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Enjoyed Program Three, the Harald Lander Etudes much more than I thought I would and Misa Kuranaga especially whom I now look forward to seeing in everything. Etudes seems to be a ballet exercise book like one of Bach's where two or more "rounds" of a particular exercise work in counterpoint with each other and make the other more complex. It's never-ending but in a wonderful way. And though not as highly developed as Symphony in C and with more dry wit, the finale (“broad leaps”) with all the dancers assembled on stage was quite thrilling. Esteban Hernandez and Max Cauthorn were the two sweetly self-effacing ringleaders acting as demi / locus points for everything else to pivot around.

The new Trey McIntyre piece The Big Hunger was an odd mixture of American plain-spokeness and European expressionism. The story of the characters in sharp pink blunt-cut wigs seemed to be a follow-up report on the lives of the goons from The Prodigal Son. Diaghilev himself was quite taken with the earlier version of Prokofiev's Concerto #2 and wanted to use it as a basis of a ballet, with a Pan-like character who was "gently grotesque and mocking." But in the end it turned out too difficult to match a story to. I liked McIntyre's third pas with Cavan Conley and Lonnie Weeks best and could have seen more variations. It was the most direct and satisfying of the three and where the expressionist dressings were least important. The partners were like the two minor characters who often appear in the backgrounds of Kafka novels.

The Edwaard Liang work Infinite Ocean was an audience favorite, but I couldn't find my way to a basic structure underneath and to a clear vocabulary of building blocks. It seemed overly ornamented, with too much "spinach" as German modernist architects used to  say, bits of generic this and that and not enough air between.

My own bias I suppose is for “arte povera” ballets of simple movements in more and more complex combinations – like the plain-spoken parts of McIntyre works or the basic floor plan of the witty Etudes. 

Edited by Quiggin
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From the Wikipedia entry on Etudes, Harald Lander:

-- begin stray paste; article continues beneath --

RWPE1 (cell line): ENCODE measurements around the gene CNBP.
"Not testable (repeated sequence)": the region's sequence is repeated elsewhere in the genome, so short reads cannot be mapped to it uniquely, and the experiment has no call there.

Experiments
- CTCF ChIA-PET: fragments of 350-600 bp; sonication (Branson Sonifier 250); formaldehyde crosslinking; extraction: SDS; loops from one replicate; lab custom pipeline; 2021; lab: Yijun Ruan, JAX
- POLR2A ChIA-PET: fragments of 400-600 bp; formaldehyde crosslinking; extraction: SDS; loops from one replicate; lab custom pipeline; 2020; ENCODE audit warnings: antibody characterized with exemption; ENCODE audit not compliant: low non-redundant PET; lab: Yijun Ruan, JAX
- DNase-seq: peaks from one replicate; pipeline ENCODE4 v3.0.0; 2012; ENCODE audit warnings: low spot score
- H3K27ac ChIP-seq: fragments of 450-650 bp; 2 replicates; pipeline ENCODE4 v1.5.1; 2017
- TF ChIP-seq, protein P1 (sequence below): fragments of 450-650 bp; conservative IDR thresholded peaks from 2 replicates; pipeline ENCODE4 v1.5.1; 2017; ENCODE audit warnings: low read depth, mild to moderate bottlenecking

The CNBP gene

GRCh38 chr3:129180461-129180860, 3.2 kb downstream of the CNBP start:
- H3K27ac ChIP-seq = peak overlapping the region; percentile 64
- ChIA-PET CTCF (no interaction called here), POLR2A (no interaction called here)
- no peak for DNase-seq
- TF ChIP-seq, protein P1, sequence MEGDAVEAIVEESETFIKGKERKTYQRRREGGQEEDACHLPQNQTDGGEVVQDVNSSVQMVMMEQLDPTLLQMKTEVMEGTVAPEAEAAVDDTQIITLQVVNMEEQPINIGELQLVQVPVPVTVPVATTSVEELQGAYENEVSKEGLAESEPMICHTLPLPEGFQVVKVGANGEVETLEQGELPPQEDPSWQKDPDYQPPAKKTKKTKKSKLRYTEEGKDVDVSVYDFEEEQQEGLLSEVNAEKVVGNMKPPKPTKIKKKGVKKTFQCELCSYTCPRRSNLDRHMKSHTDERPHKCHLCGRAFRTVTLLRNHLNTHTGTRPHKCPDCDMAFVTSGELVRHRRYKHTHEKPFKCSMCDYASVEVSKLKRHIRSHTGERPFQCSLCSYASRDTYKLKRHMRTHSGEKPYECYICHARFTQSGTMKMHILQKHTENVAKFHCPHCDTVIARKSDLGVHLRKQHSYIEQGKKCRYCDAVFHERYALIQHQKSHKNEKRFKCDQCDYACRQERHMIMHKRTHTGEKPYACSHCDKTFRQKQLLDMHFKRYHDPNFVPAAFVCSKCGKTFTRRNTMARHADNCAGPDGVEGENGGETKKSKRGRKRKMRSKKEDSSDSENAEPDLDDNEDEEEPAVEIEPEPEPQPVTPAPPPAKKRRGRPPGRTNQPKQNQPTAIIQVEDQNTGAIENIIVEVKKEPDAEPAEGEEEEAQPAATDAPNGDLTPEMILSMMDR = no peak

"The order of the various sections of the ballet, as recorded by the Danish National Radio Symphony Orchestra and conducted by Gennady Rozhdestvensky in 1997."

An order not necessarily that of the current SFB production. According to Horst Koegler, its dates are 1948, revised in 1951: "The whole ballet is propelled by an irresistible escalation of technical difficulties, with a pas de deux a la La Sylphide interrrupting its drive."

 Overture (exercises at the barre)
Tendus, Grands battements, fondus and frappes
Ronds de jambe
Silhouetter-au milieu
Adagio
Port de Bras et pas de badin
Mirror Dance
Ensemble
Romantic Pas de deux
Sortie
Conclusion
Pirouettes
Releves
Piques et grands pirouettes
Solo for the Prima Ballerina
Coda
Small Leaps
Mazurka
Tarantella
Broad Leaps (Finale) 

Edited by Quiggin
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Thanks for posting your thoughts on Program 3, Quiggin. I like your description of the McIntyre as "an odd mixture of American plain-spokeness and European expressionism". That may work for most of his projects.

Etudes is an example of a ballet that somehow manages to be greater than the sum of the parts. And so it hasn't gone away.

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I have seen two performances of Program 3 - opening night on Thursday 2/13 and Tuesday 2/18.  I really enjoyed this program - but will admit the new Trey McIntyre will not be loved by everyone.

Opening this program was the return of Edwaard Liang's The Infinite Ocean.  This premiered during 2018's Unbound Festival and was definitely one of my favorite upon first viewing.  Seeing it again this year does not change my opinion.  The music is an original composition by British composer Oliver Davis and is choreographed on two principal couples and four corps couples.  There is debate on which Pas de Deux is better - Sofiane Sylve & Tiit Helimets in the second section of the piece or Yuan Yuan Tan & Carlo DiLanno in the fifth section.  The same couples danced on both nights.

The World Premiere of Trey McIntyre's The Big Hunger was the second piece, which was choreographed to Prokofiev's Piano Concerto No. 2.  It's a grand piece of music - and I thought the choreography matched very well.  There are three principal couples - the first two are male/female and the last couple is male/male.  There are also a corps of eight men.  The costuming - or more specifically the wigs - will certainly cause some debate.  My thought - in putting wigs on the corps men and the second and third couples (with the first couple also donning wigs in the last section when they return to the piece), Trey was playing with gender roles/gender identity.  But the wigs can be a bit distracting.  The male corps come onstage in the first section donning bright pink pageboy wigs.  The second couple enters in the second section in the same wigs.  When the third couple comes appears, they are donning blue/green wigs.  Additionally, they are wearing long trench coats - which when they are spinning around look more like dresses.  I won't say anymore - I think anyone's interpretation should be their own and I don't want to influence anyone's view.  But I do know some people were not fans and others loved it.  In Thursday's cast, the couples were Dores Andre/Benjamin Freemantle, Jennifer Stahl/Luke Ingham, and Esteban Hernandez/Wei Wang.  In tonight's cast, the couples were Sasha DeSola/Max Cauthorn, Sasha Mukhamedov/Steven Morse, and Cavan Conley/Lonnie Weeks.  I am looking forward to seeing this again - to really focus on the choreography.